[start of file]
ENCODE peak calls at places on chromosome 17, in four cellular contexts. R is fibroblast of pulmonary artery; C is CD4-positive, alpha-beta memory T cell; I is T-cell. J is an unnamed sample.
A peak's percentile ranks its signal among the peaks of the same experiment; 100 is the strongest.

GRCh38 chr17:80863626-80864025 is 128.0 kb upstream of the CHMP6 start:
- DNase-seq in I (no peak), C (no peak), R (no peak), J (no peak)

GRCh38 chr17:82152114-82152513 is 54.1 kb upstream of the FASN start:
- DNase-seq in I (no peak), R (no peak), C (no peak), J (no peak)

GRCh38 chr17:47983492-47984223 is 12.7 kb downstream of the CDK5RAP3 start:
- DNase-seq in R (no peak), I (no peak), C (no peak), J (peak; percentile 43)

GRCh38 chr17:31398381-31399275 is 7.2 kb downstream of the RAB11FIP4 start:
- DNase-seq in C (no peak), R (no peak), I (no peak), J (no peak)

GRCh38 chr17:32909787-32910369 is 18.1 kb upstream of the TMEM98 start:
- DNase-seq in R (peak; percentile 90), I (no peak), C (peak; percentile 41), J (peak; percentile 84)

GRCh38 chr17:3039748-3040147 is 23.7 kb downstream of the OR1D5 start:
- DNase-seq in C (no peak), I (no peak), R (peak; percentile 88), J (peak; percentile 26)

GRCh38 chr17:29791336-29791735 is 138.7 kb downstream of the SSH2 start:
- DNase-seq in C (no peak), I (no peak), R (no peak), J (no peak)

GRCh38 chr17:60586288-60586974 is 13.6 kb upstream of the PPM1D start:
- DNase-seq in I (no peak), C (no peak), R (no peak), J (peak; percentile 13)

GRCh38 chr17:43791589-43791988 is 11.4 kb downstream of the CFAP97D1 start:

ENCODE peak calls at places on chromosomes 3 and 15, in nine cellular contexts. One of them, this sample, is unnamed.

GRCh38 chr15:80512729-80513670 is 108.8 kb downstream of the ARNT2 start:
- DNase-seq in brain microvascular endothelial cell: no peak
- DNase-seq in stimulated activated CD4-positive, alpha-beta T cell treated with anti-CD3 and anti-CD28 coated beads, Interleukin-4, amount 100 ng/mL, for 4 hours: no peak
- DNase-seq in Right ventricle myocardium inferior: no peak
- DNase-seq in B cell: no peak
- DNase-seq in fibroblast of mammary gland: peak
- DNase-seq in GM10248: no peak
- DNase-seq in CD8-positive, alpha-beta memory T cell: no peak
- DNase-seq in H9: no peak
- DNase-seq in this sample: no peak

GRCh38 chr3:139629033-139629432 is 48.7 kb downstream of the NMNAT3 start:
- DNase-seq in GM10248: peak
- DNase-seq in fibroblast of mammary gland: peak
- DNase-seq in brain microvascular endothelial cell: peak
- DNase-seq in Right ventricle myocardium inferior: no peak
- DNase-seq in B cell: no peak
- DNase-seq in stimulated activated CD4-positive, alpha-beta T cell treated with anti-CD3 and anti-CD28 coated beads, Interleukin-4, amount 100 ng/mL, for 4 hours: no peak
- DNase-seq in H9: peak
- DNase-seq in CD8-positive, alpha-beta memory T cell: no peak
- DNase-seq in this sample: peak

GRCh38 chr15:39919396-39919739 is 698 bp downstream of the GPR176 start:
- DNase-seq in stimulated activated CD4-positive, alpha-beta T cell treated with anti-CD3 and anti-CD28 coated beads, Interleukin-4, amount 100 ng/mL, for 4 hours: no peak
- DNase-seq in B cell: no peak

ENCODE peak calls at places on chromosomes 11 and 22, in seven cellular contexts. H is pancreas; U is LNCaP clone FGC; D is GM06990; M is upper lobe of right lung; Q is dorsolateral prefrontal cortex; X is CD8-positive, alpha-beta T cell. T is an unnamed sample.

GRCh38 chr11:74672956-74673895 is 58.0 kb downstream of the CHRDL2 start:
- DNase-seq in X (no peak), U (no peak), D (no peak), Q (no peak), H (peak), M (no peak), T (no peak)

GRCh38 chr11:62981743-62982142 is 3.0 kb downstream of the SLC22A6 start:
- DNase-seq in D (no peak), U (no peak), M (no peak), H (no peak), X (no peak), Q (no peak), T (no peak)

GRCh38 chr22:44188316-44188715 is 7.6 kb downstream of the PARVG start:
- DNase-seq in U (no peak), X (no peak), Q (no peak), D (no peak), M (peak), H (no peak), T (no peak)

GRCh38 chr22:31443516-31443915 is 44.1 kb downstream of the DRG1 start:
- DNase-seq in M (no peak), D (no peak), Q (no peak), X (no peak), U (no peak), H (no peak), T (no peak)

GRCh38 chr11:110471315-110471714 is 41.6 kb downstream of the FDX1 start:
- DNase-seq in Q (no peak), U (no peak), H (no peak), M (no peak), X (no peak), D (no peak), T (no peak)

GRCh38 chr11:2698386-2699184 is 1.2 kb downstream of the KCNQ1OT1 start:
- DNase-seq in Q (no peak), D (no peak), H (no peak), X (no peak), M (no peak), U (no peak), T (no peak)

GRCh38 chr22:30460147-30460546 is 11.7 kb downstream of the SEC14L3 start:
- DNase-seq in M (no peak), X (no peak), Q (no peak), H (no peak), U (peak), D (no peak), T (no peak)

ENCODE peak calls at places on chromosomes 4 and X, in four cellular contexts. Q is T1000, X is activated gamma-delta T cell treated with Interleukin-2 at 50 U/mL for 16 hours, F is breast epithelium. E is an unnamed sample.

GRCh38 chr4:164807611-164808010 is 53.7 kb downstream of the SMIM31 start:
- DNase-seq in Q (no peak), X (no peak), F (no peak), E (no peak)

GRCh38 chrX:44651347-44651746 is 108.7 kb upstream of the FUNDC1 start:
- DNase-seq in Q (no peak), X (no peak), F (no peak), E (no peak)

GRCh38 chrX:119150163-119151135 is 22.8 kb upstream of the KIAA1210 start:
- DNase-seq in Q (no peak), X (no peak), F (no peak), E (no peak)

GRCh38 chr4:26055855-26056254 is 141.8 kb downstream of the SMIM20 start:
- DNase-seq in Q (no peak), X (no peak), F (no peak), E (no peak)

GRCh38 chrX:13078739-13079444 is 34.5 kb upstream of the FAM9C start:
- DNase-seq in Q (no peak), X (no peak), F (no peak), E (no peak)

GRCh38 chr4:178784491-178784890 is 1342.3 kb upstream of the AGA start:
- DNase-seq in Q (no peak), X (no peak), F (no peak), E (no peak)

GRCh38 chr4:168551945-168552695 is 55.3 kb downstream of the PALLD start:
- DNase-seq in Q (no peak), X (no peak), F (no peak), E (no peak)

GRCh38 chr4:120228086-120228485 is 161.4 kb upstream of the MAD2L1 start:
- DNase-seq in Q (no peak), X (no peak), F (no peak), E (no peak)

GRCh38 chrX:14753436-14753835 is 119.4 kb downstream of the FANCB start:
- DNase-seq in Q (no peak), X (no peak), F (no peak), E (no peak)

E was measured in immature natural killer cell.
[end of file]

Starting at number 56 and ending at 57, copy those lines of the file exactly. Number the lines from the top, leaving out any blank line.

- DNase-seq in Q (no peak), D (no peak), H (no peak), X (no peak), M (no peak), U (no peak), T (no peak)

GRCh38 chr22:30460147-30460546 is 11.7 kb downstream of the SEC14L3 start: